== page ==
Retrospectively, star Alec Baldwin told GQ, “When we did Beetlejuice, I had no idea what it was about. I thought my–all of our–careers are going to end with the release of this film. Maybe we’re all going to be dead.” But Baldwin and company would have little to worry about, as Beetlejuice opened on March 30th, 1988, at #1, going on to gross $73.7 million and become the 10th highest-grossing movie of 1988, behind Cocktail, Moonstruck and Die Hard.
The soundtrack would also do remarkably well. Composed mostly of Danny Elfman’s memorable score (it also featured two Harry Belafonte songs), the soundtrack his the Billboard 200 and charted for six weeks.
Beetlejuice didn’t just fare well with critics (Pauline Kael called it a “comedy classic”) but also on the awards circuit. At the Saturn Awards, it took home Best Horror Film, Best Supporting Actress (Sylvia Sidney as Juno) and Best Makeup, with another five nominations. But its biggest accolade came at the 61st Academy Awards, where Beetlejuice won the Best Makeup Oscar, besting Coming to America and Scrooged (we all know Keaton should have been nominated for Best Supporting Actor).
And its legacy hasn’t even begun to slow down. It’s consistently ranked as one of the best horror-comedies ever, and the American Film Institute would later rank it as the 88th funniest movie ever made.
The year after its release came an animated series developed by Burton, which had Beetlejuice and Lydia as buddies going on weird little romps. There, too, were video games, including a totally passable one for NES (you know, given the property). Thirty years after Beetlejuice came out came the musical, which opened in 2018 in Washington D.C. before hitting Broadway in 2019, closing temporarily during the Covid-19 pandemic before officially bowing in 2023. In the title role was Alex Brightman, who also voiced the character on an episode of TEEN TITANS GO!
And then there was the sequel…and then there wasn’t…and then there was again…and then…Talk of Beetlejuice sequel began as early as 1990, with Jonathan Gems (later of MARS ATTACKS!) set to pen Beetlejuice Goes Hawaiian, which would find the Deetz family off to Hawaii and Betelgeuse turning into something called Juicifer. Burton was game, apparently wanting a German Expressionist beach movie hybrid: so think Dr. Caligari meets Frankie & Annette. Even Keaton and Ryder were attached, but the project was pushed aside for Batman Returns. In 1991, Burton approached Daniel Waters (Heathers, thus a Winona Ryder connection), while Warner Bros. hired Pamela Norris (SNL) in 1993. Kevin Smith even gave it a poke in 1996 but ditched it for Superman Lives (another failed Tim Burton project). He later said, “Must we go tropical?”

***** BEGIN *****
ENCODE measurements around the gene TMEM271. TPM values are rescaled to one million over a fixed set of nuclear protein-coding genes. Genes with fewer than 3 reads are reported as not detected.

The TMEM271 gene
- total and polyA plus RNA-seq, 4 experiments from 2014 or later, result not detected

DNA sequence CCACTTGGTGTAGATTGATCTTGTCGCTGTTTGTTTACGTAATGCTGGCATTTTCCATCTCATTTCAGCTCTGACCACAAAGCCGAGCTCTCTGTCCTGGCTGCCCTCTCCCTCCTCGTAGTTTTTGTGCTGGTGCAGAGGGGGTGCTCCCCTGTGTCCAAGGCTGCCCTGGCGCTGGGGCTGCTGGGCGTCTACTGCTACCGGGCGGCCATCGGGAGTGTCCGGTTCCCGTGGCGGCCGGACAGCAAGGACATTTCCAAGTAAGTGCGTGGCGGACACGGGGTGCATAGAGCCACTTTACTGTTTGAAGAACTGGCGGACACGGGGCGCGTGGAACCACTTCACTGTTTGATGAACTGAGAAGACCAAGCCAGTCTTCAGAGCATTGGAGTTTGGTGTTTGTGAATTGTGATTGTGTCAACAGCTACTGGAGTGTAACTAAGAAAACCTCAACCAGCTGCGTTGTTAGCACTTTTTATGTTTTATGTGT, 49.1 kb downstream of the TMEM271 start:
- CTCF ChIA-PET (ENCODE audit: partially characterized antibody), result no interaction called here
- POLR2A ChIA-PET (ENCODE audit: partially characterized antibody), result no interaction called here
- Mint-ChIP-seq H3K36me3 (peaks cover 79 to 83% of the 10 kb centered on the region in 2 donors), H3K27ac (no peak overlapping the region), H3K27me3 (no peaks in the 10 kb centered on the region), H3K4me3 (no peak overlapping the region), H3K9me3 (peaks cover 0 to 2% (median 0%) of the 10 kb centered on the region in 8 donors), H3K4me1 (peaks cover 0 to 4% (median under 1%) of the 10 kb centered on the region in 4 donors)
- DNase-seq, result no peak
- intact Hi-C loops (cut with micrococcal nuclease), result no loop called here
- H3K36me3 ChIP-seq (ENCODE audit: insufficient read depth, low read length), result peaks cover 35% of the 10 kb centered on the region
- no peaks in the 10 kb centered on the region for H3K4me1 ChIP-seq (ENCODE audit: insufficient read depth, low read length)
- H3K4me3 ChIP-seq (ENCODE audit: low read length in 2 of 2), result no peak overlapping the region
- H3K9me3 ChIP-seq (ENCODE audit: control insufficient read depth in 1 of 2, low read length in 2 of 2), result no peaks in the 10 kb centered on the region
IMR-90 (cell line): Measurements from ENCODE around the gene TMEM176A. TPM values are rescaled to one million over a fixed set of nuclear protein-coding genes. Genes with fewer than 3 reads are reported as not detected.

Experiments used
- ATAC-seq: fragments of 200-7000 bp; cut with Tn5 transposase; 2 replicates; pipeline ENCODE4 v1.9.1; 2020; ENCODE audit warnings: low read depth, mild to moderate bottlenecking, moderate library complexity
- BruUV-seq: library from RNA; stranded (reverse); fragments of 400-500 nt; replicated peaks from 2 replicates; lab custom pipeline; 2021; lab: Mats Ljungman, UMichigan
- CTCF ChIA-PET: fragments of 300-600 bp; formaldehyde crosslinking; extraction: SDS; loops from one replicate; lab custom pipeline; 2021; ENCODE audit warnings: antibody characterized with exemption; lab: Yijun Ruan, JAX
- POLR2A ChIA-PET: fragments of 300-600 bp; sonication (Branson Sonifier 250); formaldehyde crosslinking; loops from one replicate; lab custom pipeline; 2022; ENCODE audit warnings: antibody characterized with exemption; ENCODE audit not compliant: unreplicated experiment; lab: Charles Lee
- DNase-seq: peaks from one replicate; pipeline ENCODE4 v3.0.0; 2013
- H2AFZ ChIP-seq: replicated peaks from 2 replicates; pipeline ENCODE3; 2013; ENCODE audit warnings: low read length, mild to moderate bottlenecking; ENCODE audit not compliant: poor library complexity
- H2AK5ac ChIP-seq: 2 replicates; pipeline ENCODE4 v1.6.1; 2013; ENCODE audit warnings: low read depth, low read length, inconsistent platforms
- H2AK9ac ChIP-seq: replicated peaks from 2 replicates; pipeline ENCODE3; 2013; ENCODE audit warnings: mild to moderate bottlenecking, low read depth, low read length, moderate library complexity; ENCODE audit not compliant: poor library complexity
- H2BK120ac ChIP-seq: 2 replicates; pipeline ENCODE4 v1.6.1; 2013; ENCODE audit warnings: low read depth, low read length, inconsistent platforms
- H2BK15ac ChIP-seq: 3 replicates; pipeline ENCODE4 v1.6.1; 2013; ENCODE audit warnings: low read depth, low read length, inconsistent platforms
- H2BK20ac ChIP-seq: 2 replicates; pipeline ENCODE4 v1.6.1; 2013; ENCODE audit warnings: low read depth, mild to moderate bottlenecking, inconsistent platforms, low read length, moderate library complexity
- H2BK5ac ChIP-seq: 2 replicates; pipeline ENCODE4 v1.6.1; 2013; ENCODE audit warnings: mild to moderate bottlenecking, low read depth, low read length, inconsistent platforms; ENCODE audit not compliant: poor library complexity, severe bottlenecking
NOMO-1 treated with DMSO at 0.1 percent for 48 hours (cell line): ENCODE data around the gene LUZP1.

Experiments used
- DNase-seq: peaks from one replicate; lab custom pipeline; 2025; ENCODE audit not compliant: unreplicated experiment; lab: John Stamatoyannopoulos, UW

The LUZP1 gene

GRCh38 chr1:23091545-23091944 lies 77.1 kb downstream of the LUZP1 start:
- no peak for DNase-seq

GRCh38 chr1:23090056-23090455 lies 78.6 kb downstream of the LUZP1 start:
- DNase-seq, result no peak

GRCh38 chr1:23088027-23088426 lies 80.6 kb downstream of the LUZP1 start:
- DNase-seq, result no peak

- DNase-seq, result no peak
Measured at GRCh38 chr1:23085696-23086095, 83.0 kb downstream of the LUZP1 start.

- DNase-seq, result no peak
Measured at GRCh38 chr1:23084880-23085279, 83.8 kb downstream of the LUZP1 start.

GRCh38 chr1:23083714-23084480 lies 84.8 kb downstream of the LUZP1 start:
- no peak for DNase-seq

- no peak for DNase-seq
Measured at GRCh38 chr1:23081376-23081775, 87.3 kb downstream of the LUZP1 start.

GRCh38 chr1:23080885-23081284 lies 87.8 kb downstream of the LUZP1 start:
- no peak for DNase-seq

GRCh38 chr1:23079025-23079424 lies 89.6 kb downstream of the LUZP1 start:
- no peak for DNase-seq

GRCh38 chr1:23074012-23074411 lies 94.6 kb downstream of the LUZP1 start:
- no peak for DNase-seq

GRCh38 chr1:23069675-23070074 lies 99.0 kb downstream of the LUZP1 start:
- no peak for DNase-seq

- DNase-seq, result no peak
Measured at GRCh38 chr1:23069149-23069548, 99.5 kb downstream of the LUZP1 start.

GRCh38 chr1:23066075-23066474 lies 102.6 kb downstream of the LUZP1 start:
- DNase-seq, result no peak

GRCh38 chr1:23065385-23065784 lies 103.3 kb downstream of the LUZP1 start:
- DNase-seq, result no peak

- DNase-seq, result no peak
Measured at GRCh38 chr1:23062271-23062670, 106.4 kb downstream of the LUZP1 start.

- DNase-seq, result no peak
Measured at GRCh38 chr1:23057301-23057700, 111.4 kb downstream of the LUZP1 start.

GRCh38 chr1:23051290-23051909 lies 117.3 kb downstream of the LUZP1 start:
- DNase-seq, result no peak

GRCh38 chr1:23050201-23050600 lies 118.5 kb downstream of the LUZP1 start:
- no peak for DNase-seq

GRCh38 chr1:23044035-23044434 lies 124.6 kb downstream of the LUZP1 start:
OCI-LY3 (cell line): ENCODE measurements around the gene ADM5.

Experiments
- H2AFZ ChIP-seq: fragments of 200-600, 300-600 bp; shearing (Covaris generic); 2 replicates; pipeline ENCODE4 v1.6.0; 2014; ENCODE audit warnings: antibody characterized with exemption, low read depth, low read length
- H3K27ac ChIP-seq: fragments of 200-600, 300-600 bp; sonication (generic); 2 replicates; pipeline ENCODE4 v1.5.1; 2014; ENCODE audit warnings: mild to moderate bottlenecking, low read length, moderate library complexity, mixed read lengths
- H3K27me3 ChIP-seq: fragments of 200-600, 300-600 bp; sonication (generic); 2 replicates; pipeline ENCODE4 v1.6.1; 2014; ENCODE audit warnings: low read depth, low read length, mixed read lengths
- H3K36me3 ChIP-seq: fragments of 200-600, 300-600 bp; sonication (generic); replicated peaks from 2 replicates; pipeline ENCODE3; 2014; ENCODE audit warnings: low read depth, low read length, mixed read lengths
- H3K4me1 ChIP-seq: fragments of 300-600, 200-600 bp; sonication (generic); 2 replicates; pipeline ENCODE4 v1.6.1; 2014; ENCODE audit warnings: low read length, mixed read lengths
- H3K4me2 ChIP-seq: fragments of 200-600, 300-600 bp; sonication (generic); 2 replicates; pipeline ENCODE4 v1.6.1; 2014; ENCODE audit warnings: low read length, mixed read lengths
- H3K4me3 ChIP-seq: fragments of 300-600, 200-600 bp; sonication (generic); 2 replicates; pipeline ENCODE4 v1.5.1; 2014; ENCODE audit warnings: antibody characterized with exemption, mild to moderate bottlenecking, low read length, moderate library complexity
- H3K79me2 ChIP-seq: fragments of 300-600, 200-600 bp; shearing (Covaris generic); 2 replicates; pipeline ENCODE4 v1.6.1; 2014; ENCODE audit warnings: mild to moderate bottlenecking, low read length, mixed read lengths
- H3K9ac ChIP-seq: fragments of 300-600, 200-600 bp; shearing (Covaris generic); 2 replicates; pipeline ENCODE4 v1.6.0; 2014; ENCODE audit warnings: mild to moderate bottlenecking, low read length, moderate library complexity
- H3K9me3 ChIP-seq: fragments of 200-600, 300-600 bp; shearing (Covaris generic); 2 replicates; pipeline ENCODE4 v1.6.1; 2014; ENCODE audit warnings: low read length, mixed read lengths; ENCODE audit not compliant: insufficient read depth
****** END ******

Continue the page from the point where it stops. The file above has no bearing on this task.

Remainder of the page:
There was also another screenplay circling development by Warren Skaaren called BEETLEJUICE IN LOVE, in which Betelgeuse would chase the tail of a woman who recently lost her would-be-fiance after falling from the Eiffel Tower while proposing.
As far as a more modern timeline on the Beetlejuice sequel: in 2011, Seth Grahame-Smith (later Dark Shadows, also directed by Burton) was set to write; in 2013, Ryder hinted at a return; the following year, Burton confirmed a screenplay was in the works; in 2015, Ryder again confirmed her return; in 2017, Mike Vukadinovich (TV’s Kidding) was hired for a rewrite; in 2019, Warner Bros. announced it was shelved. In 2022, Burton neither confirmed nor denied his involvement, and finally, the rumour mill suggested that Wednesday star Jenna Ortega would be co-starring in the long-awaited Beetlejuice 2. Now, finally, we can confirm that the movie is indeed happening, with Warner Bros officially giving it a September 6th, 2024 release date yesterday!
Originally published at https://www.joblo.com/wtf-happened-to-beetlejuice/